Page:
I share the pain

Stephen Fry understands the precise feeling:

I began writing seriously when I was about thirteen. Out streamed poetry, stories and novels, the latter of which were always aborted early, usually half way through the second chapter. It took my friend Douglas Adams to encourage me to go further and he did this by pointing out that the reason I had never managed to finish a novel was that I had never properly understood how difficult, how ragingly and absurdly difficult, it is to do. “It is almost impossibly hard,” he told me. It is supposed to be. But once you truly understand how difficult it is,” he added, with signature paradoxicality, “it all becomes a lot easier.” It was many years later that Clive James quoted to me Thomas Mann’s superb crystallisation of this “A writer,” said Mann, “is a person for whom writing is more difficult than for other people.” How liberating that definition is.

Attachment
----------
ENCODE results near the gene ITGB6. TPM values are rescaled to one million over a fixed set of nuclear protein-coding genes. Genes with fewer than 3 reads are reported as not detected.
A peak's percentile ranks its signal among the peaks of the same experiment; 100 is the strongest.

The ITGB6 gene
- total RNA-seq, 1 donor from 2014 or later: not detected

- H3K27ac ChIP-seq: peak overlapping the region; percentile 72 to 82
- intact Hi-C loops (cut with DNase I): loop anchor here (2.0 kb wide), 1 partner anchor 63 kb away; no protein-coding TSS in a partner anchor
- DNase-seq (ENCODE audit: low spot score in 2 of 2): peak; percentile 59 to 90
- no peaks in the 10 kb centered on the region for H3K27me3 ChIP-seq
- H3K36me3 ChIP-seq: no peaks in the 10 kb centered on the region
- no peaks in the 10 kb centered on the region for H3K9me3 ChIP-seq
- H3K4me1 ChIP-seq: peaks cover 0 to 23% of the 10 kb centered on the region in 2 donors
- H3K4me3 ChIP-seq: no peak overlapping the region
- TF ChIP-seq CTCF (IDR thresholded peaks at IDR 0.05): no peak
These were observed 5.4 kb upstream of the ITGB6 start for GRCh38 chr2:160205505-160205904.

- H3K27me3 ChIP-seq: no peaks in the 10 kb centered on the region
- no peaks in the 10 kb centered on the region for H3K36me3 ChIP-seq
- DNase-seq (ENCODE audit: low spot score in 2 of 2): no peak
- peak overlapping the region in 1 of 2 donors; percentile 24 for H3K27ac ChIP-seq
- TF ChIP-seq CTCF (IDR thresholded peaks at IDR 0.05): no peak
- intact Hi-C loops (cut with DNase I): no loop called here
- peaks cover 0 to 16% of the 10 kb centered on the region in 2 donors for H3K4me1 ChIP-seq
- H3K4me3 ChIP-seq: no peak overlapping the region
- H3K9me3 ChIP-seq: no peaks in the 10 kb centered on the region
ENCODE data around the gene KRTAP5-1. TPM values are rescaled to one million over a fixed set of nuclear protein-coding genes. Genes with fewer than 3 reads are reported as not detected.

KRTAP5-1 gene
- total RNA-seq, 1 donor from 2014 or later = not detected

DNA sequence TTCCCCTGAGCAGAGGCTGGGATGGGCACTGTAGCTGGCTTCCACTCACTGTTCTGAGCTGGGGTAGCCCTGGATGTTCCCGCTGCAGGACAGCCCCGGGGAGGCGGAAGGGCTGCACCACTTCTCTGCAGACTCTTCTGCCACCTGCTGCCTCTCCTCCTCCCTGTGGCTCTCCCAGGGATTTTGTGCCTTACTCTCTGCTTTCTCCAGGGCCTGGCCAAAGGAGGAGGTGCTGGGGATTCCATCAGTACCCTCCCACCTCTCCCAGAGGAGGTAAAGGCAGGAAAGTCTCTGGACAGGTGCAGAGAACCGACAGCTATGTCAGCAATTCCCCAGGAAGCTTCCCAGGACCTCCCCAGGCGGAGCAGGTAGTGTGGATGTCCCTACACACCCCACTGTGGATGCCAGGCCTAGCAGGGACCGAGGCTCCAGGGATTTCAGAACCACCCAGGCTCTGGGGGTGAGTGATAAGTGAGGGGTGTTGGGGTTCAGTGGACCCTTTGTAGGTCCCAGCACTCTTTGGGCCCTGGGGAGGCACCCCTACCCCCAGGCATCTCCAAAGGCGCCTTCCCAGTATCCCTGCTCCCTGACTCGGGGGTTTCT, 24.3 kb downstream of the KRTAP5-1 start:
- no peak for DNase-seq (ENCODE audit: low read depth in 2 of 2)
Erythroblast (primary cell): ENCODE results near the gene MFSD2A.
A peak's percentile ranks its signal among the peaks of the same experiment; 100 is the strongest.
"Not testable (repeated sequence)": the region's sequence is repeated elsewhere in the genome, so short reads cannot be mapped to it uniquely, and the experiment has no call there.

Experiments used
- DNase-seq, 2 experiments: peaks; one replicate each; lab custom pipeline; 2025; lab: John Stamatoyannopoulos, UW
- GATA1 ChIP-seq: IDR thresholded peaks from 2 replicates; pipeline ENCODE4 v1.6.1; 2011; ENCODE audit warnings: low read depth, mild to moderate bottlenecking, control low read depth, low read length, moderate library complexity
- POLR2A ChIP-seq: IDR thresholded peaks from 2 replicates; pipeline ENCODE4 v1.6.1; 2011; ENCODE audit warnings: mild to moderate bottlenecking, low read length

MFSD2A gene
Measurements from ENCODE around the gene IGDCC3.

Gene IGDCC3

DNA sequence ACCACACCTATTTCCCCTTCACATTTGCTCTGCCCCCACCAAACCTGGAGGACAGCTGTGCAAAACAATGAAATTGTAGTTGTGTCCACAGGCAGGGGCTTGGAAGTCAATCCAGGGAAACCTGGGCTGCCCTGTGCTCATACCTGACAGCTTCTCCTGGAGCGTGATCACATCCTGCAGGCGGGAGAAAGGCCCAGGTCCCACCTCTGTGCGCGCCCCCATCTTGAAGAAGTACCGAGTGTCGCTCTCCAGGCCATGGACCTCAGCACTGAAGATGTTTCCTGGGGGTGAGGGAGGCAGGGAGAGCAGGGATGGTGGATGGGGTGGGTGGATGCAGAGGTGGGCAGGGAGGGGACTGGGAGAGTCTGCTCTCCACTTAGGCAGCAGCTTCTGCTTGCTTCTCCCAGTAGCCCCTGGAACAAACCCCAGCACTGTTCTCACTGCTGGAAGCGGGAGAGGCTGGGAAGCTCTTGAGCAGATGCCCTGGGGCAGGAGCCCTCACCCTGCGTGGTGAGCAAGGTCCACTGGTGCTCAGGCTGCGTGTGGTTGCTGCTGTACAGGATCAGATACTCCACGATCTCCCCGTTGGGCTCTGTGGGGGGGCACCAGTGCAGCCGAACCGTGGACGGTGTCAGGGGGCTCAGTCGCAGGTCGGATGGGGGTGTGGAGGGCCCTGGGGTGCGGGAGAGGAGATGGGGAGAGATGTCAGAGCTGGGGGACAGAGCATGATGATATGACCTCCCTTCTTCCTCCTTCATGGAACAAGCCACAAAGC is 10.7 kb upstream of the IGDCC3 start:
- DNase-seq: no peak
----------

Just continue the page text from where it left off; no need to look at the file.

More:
In the middle of chapter 4, I am suffering.